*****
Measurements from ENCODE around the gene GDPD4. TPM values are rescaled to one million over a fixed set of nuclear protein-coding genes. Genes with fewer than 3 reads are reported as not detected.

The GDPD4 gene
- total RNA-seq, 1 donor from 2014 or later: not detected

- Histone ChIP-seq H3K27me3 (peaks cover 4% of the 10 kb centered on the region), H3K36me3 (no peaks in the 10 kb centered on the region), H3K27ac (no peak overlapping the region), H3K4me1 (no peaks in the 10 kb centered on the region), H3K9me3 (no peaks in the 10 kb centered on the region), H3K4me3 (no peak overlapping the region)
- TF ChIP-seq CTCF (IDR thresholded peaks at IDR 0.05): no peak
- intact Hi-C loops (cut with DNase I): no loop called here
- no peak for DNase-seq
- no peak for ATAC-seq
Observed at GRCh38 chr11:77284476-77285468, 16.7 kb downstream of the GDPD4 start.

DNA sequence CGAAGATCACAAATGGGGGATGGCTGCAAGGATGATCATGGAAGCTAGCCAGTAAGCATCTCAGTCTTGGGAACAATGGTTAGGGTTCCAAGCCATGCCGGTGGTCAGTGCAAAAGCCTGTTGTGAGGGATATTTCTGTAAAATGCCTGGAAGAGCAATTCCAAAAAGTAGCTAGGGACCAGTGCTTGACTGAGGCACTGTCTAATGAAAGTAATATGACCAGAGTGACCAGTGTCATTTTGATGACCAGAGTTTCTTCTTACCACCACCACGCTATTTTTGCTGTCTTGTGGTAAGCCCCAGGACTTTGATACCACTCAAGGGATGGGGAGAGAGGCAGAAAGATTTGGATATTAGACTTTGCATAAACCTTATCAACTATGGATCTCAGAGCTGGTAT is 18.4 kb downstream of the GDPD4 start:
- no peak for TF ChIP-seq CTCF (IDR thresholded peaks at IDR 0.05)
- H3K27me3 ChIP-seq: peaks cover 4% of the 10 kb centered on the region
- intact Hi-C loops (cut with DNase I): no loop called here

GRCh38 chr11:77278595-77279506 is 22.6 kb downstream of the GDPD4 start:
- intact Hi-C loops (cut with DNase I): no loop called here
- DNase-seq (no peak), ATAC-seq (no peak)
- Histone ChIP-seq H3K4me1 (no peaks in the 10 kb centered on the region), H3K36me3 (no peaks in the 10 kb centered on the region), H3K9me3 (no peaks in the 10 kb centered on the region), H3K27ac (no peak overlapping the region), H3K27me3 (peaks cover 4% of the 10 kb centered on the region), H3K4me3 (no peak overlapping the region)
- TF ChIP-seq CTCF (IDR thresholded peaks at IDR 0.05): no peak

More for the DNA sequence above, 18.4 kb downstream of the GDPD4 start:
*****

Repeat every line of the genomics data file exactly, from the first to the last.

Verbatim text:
Measurements from ENCODE around the gene GDPD4. TPM values are rescaled to one million over a fixed set of nuclear protein-coding genes. Genes with fewer than 3 reads are reported as not detected.

The GDPD4 gene
- total RNA-seq, 1 donor from 2014 or later: not detected

- Histone ChIP-seq H3K27me3 (peaks cover 4% of the 10 kb centered on the region), H3K36me3 (no peaks in the 10 kb centered on the region), H3K27ac (no peak overlapping the region), H3K4me1 (no peaks in the 10 kb centered on the region), H3K9me3 (no peaks in the 10 kb centered on the region), H3K4me3 (no peak overlapping the region)
- TF ChIP-seq CTCF (IDR thresholded peaks at IDR 0.05): no peak
- intact Hi-C loops (cut with DNase I): no loop called here
- no peak for DNase-seq
- no peak for ATAC-seq
Observed at GRCh38 chr11:77284476-77285468, 16.7 kb downstream of the GDPD4 start.

DNA sequence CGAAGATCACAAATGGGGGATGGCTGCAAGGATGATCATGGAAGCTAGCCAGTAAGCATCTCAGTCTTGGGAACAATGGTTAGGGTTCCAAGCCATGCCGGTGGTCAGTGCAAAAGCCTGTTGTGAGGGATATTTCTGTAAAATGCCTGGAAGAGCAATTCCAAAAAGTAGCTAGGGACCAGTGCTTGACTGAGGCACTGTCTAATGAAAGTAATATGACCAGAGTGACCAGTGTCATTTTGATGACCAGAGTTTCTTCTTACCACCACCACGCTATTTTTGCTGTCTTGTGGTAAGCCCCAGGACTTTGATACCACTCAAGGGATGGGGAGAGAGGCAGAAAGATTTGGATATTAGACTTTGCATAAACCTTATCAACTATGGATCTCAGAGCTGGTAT is 18.4 kb downstream of the GDPD4 start:
- no peak for TF ChIP-seq CTCF (IDR thresholded peaks at IDR 0.05)
- H3K27me3 ChIP-seq: peaks cover 4% of the 10 kb centered on the region
- intact Hi-C loops (cut with DNase I): no loop called here

GRCh38 chr11:77278595-77279506 is 22.6 kb downstream of the GDPD4 start:
- intact Hi-C loops (cut with DNase I): no loop called here
- DNase-seq (no peak), ATAC-seq (no peak)
- Histone ChIP-seq H3K4me1 (no peaks in the 10 kb centered on the region), H3K36me3 (no peaks in the 10 kb centered on the region), H3K9me3 (no peaks in the 10 kb centered on the region), H3K27ac (no peak overlapping the region), H3K27me3 (peaks cover 4% of the 10 kb centered on the region), H3K4me3 (no peak overlapping the region)
- TF ChIP-seq CTCF (IDR thresholded peaks at IDR 0.05): no peak

More for the DNA sequence above, 18.4 kb downstream of the GDPD4 start: